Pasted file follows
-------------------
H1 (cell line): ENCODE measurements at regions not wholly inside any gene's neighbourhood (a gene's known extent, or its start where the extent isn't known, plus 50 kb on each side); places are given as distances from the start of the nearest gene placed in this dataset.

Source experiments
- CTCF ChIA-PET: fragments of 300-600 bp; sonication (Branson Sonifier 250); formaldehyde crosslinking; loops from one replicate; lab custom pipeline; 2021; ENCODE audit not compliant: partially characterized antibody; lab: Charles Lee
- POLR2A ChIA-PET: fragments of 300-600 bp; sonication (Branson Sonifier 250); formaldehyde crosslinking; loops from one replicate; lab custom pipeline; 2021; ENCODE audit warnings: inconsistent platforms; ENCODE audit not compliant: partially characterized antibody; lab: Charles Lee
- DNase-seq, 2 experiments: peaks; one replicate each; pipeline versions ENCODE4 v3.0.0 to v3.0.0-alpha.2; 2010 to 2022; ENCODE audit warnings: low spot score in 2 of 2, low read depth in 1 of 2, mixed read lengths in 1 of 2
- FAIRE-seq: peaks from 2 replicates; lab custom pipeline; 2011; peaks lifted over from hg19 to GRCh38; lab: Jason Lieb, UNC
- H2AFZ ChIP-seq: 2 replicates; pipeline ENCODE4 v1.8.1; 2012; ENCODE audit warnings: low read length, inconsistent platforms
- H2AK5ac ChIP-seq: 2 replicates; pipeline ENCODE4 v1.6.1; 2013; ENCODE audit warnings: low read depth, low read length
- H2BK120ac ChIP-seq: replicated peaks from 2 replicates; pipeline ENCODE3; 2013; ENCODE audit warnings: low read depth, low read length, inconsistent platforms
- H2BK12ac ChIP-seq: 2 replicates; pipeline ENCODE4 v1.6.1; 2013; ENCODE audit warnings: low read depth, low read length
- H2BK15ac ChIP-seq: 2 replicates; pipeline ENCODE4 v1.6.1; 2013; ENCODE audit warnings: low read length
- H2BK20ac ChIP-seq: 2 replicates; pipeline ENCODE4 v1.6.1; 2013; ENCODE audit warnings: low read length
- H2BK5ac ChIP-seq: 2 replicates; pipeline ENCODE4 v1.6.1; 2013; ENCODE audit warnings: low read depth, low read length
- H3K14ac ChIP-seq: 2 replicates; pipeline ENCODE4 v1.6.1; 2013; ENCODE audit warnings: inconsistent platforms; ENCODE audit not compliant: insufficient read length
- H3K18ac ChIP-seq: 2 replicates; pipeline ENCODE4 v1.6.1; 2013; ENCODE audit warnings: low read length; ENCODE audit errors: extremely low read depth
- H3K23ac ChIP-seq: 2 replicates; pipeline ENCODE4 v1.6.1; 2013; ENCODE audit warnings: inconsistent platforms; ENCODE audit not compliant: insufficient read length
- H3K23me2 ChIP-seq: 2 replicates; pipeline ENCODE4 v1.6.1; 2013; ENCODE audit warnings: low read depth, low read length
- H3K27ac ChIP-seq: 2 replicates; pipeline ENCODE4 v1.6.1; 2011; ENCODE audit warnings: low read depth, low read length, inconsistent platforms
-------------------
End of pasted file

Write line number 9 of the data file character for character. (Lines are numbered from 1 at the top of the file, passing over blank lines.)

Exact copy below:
- H2BK120ac ChIP-seq: replicated peaks from 2 replicates; pipeline ENCODE3; 2013; ENCODE audit warnings: low read depth, low read length, inconsistent platforms